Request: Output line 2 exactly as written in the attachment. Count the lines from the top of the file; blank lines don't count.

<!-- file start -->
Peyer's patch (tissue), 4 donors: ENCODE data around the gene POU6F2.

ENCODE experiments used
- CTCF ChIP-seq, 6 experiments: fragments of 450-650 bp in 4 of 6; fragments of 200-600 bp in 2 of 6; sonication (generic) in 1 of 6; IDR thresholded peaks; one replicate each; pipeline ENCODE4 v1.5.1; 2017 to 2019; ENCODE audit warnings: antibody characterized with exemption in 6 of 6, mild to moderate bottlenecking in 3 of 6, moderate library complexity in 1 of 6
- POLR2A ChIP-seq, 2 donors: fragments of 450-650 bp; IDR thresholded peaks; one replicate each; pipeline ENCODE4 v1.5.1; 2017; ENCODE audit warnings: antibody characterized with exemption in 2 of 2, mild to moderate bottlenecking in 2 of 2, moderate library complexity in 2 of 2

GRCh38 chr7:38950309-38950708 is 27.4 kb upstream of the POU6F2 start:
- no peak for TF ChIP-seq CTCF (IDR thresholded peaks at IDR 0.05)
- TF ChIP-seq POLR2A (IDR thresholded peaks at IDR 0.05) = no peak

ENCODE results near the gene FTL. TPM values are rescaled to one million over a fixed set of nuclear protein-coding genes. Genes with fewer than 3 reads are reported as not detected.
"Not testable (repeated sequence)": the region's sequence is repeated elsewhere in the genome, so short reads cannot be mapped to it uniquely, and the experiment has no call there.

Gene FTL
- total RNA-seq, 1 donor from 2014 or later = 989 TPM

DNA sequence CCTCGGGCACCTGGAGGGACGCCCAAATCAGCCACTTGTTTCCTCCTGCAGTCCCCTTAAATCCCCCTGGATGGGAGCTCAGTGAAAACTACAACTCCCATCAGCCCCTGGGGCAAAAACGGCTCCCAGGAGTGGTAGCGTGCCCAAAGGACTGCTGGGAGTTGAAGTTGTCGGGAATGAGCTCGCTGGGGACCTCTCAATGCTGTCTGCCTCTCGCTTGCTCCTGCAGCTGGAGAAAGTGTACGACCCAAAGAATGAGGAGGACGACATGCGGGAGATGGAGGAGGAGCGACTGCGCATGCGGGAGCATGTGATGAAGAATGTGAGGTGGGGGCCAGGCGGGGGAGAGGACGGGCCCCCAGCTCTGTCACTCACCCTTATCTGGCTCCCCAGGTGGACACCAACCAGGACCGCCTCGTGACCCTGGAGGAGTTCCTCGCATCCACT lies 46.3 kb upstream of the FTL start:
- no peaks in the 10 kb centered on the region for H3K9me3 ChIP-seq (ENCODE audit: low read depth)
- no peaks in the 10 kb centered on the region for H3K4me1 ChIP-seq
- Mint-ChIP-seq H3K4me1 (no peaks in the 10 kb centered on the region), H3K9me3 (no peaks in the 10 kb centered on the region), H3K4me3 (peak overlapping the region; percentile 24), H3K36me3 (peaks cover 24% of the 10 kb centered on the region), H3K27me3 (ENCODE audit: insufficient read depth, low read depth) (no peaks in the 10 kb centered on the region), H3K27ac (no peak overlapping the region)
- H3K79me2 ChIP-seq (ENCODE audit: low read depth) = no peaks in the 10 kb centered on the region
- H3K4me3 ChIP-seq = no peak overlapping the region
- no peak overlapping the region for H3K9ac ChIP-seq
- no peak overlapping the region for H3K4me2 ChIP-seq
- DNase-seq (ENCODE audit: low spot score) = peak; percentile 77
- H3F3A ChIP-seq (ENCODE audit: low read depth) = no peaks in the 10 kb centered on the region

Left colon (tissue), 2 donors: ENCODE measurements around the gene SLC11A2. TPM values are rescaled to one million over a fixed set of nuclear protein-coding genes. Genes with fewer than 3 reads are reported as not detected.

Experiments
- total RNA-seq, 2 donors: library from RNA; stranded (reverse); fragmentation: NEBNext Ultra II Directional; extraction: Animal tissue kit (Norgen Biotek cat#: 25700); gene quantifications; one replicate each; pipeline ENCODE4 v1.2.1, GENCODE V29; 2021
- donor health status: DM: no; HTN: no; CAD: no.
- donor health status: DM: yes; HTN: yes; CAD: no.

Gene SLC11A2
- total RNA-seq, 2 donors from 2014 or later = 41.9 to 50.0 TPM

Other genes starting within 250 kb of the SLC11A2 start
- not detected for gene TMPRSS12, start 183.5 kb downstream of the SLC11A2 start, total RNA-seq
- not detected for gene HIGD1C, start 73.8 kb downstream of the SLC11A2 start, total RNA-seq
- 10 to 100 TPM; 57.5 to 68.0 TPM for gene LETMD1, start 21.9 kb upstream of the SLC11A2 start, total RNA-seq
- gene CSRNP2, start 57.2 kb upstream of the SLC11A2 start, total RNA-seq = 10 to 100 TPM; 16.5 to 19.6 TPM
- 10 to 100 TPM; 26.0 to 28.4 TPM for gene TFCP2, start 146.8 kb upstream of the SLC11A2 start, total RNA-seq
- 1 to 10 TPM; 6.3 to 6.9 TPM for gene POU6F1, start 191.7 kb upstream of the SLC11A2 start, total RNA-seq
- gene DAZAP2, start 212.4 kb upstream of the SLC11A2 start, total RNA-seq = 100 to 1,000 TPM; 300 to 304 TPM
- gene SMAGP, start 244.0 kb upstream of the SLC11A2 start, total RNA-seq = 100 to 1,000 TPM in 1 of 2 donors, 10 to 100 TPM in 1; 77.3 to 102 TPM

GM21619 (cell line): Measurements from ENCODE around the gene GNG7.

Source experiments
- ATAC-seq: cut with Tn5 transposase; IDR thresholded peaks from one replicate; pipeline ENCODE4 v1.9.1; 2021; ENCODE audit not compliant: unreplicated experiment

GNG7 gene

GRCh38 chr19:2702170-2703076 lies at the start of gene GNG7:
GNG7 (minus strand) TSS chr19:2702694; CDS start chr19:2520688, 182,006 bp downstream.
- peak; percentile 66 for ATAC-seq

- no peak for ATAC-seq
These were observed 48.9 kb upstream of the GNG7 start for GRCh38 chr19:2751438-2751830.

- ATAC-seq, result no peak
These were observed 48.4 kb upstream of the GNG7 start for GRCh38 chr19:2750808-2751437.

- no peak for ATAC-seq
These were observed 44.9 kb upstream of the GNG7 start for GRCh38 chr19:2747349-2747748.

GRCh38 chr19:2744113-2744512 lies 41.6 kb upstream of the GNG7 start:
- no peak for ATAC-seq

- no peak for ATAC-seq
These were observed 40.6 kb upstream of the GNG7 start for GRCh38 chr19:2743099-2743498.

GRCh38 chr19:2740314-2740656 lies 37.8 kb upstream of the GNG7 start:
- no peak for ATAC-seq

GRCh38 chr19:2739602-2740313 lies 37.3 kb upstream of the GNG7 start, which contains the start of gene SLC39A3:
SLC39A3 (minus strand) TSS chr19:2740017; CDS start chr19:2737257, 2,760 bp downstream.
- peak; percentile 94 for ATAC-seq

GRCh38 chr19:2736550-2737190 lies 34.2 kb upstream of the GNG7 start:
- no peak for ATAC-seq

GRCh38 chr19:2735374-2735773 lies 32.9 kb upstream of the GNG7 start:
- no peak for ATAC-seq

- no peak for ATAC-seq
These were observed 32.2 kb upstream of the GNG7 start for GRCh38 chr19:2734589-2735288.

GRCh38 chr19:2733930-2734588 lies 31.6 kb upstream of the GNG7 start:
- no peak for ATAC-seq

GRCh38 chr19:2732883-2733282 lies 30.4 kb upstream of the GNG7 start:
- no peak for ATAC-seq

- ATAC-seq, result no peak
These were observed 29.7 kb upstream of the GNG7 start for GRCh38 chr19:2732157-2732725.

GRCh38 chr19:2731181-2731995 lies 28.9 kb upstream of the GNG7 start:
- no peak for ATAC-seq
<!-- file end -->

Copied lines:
ENCODE experiments used